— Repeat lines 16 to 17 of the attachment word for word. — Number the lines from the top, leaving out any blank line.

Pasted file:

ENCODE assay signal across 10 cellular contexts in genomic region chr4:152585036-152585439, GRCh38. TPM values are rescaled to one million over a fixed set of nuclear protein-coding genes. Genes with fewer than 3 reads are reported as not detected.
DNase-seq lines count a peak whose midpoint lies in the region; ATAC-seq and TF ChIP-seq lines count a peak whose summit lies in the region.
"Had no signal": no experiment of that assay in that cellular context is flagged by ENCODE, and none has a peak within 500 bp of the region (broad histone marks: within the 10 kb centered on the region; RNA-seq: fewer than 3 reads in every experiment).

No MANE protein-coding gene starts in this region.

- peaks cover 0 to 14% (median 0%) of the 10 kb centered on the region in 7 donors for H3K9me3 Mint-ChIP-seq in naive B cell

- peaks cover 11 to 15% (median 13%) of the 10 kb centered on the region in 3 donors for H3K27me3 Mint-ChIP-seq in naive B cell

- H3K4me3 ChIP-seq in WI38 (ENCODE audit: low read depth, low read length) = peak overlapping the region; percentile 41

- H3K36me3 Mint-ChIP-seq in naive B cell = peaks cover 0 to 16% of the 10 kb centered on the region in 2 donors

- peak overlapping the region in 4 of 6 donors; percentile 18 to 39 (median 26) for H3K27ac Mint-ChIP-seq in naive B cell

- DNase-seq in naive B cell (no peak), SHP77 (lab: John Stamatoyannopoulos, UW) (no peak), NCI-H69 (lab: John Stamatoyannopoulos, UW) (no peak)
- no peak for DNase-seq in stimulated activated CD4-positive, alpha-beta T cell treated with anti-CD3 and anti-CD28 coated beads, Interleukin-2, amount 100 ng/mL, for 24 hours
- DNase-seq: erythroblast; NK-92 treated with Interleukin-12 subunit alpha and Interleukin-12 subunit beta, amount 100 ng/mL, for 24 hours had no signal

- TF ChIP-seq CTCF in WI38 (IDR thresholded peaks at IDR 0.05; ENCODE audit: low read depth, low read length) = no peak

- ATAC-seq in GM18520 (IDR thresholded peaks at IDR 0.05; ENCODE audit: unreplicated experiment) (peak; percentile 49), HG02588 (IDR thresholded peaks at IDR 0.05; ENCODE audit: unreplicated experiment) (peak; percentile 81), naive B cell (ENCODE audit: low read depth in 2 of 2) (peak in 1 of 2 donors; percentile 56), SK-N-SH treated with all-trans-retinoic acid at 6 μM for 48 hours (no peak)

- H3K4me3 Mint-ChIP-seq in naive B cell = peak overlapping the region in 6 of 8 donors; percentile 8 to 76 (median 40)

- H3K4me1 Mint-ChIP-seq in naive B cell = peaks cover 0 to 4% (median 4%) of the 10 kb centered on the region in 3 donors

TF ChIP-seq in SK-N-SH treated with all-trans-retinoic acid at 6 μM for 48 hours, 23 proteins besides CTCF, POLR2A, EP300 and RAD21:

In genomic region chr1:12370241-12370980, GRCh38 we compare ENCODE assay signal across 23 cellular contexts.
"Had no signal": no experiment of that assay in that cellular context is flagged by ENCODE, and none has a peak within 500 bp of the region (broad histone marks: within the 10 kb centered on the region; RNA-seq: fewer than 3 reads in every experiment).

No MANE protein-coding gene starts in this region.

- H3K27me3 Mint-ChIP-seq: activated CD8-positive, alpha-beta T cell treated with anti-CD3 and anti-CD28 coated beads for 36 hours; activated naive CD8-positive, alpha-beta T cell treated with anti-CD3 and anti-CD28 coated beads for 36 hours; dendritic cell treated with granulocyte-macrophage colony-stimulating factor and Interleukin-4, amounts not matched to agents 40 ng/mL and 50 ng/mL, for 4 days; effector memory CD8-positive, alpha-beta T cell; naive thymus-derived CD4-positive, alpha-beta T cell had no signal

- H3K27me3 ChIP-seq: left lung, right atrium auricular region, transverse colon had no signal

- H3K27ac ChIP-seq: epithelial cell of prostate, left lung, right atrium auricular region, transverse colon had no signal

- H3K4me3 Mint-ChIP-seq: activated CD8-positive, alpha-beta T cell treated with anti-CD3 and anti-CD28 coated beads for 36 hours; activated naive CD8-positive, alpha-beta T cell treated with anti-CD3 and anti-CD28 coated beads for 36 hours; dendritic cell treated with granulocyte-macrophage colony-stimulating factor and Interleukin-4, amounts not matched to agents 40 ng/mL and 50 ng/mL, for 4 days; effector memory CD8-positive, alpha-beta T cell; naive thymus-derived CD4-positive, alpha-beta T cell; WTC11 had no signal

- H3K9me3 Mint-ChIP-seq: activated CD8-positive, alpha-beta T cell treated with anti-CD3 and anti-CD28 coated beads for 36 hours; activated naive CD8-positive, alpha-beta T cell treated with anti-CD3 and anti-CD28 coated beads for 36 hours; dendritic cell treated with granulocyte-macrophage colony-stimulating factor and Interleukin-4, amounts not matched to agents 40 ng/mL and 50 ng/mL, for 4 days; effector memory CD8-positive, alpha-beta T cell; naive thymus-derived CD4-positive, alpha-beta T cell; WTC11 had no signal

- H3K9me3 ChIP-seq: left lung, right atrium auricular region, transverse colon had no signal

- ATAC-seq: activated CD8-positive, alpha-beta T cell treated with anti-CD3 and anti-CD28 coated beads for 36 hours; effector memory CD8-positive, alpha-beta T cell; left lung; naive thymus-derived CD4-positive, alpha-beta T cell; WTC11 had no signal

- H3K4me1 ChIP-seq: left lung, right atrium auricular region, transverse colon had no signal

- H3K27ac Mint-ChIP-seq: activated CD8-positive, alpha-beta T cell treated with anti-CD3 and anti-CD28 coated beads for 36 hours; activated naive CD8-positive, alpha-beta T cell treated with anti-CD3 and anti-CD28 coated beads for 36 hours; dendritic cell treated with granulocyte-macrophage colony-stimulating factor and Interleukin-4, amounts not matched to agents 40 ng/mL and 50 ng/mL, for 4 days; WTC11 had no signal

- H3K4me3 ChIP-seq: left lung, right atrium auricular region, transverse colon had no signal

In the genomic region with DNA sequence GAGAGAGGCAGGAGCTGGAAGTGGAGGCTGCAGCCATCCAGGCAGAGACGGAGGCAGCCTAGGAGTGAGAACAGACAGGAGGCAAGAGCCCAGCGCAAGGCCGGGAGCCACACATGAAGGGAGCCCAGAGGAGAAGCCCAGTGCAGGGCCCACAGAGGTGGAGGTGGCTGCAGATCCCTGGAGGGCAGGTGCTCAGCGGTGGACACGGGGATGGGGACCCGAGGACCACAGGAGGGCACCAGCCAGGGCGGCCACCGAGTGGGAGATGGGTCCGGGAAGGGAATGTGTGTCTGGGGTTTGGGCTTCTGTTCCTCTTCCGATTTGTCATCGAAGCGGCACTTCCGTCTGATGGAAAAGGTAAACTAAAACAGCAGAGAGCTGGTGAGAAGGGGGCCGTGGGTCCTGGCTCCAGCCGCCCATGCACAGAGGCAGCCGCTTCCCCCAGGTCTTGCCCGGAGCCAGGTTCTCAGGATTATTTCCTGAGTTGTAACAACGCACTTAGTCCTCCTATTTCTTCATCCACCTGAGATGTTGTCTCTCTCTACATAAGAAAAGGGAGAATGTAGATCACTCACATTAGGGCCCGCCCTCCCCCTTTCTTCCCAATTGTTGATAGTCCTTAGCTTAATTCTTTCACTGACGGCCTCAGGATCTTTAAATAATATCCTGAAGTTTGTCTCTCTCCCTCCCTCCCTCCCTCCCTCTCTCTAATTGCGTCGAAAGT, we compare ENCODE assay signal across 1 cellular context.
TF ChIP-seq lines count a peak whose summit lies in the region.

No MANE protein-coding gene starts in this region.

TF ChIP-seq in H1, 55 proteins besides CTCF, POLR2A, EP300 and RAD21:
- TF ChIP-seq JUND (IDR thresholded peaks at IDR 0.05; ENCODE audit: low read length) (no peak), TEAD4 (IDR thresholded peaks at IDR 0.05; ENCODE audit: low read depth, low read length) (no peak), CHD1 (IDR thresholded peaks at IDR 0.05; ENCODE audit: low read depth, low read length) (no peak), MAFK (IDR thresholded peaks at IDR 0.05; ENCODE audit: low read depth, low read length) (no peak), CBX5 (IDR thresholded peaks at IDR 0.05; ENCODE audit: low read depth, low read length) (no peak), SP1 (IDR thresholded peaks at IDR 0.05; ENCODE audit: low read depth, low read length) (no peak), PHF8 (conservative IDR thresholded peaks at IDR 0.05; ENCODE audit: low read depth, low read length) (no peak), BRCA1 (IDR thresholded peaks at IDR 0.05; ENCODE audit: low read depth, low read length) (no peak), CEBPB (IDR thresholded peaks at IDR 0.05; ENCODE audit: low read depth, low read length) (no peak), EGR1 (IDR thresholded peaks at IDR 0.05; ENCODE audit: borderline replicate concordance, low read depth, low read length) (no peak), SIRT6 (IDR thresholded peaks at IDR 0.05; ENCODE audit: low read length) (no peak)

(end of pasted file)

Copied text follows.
- H3K4me1 Mint-ChIP-seq in naive B cell = peaks cover 0 to 4% (median 4%) of the 10 kb centered on the region in 3 donors

TF ChIP-seq in SK-N-SH treated with all-trans-retinoic acid at 6 μM for 48 hours, 23 proteins besides CTCF, POLR2A, EP300 and RAD21: